I should not have been surprised at her level of ignorance as last year a Muslim member fo staff complained that the Halal sticker had been placed on all Ham sandwiches. The catering manager’s response was to say that she would make sure she bought Halal Ham in future!!!!!

With levels of ignorance such as these and those reported by other contributors above around it is hardly surprising that some vegetarians don’t think to check ingredients lists on products that at first glance don’t appear to be meat products.

All that said, in many cases there is no need for the meat product to be within items such as cereal bars – it’s purely to make it cheaper to make and increase the profit margin.

Some items, however, have always been made with meat content since they were invented – for example suet pudding. I know we have vegetable suet these days and I use that a lot, but suet is, by definition, grated beef fat and traditional recipe suet pudding will de facto have beef suet in it.

Regular readers who have seen my posts on other convo’s will be aware that my favourite saying is “Caveat Emptor” [buyer beware] – and this is simple another example of where buyers need to be savvy to avoid making a mistake. (Whether the buyer SHOULD HAVE to beware is quite another debate!)

I suggest looking at this from another perspective. The condemned product has a list of ingredients and anyone who wants to avoid any of these ingredients simply has to look at the list.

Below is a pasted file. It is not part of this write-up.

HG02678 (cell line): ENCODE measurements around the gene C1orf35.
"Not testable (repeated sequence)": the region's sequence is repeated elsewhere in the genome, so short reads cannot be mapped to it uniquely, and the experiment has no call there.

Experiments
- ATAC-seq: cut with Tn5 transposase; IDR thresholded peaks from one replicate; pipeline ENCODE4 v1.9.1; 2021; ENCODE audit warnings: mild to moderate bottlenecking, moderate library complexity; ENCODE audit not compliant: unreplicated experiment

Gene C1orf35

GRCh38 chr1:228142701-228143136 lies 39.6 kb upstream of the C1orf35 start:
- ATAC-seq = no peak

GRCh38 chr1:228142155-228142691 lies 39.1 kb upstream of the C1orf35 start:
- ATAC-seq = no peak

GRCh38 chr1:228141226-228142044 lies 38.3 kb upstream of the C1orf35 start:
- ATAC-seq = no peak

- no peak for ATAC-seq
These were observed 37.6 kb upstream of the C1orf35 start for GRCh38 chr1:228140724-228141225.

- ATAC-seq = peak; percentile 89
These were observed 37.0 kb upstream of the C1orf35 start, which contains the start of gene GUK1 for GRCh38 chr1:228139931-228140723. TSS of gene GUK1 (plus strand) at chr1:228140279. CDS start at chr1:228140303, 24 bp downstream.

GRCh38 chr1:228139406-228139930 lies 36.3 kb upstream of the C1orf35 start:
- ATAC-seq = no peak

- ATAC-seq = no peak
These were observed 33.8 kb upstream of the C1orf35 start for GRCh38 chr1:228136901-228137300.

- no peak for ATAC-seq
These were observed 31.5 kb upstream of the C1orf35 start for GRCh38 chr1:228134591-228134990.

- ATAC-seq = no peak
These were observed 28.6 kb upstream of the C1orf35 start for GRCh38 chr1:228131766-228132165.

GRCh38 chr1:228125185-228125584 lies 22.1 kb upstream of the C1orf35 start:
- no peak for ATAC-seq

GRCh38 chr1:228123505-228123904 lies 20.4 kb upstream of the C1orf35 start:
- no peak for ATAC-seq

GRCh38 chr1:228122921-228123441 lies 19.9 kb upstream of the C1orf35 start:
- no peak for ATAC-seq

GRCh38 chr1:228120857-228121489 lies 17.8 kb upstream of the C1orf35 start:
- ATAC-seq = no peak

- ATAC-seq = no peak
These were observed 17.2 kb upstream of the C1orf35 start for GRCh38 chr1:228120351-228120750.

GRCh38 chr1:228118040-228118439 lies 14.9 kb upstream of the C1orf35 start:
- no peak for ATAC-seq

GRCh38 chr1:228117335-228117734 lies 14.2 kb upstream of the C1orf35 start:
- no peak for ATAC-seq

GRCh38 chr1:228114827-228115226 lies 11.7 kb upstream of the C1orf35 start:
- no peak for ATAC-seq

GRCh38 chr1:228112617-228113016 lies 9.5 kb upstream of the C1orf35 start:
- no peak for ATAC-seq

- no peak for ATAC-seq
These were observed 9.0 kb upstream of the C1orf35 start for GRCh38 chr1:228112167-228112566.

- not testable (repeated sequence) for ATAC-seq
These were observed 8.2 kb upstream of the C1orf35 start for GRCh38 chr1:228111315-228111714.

I am more concerned about products such as wines and ‘home-made’ foods where there is no list of ingredients. That gives plenty of opportunity to add all sorts of unexpected ingredients.

This doesn’t surprise me either, I once found fish as an ingredient in light coffee whitener (It wasn’t in the full-fat version).

What baffles me is, who is it that sits down and tastes a Rice Crispy bar and thinks “Hmmm… Needs pork”?

The gelatin is probably there to stick the bits together so that the bar does not crumble and leave sticky bits on your car seats, or whatever.

I really can’t believe in this day and age that people buy food items without looking at the ingredients. As a veggie I’m extra observant. Might sound anoraky but I once decided to check out an E number on a packet of garlic bread. It was derived from feathers and hair 🙁

I’m a non-vegetarian food anorak, but not as bad as I used to be when I could identify the names of most of the commonly used colours and preservatives from their E-numbers.

…and sugar is often whitened with bone char from cattle. Eek.

Diane harrison says:
11 July 2015

I m not a veggie,but my partner is, I like to watch my weight,health etc,and it really really annoyse when you go and buy a pudding,mousse,cereal bar etc and its got bloody gelatine in,Why??Cant they use something else??I do eat meat occasipnakky and certainly do not want animal bones in my chocolate afters!!

Sophie says:
6 March 2020

It’s 2020 and I can confirm that Mueller lights do NOT contain animal gelatine any longer !! I only had to wait 40 years to eat one and I have a great freezer bowl called a Zuko ,top some frozen berries in it plus a Mueller light and stir ..?Dave for 3 minutes stir vigorously and it makes the most delicious alternative to ice cream I have ever eaten! Doing Slimming World and have lost 1 stone in 4 seems eating a giant bowl of ice cream after an enormous SYN FREE curry or as much pasta and homemade sauce …weight falling off .If only I knew this stuff years ago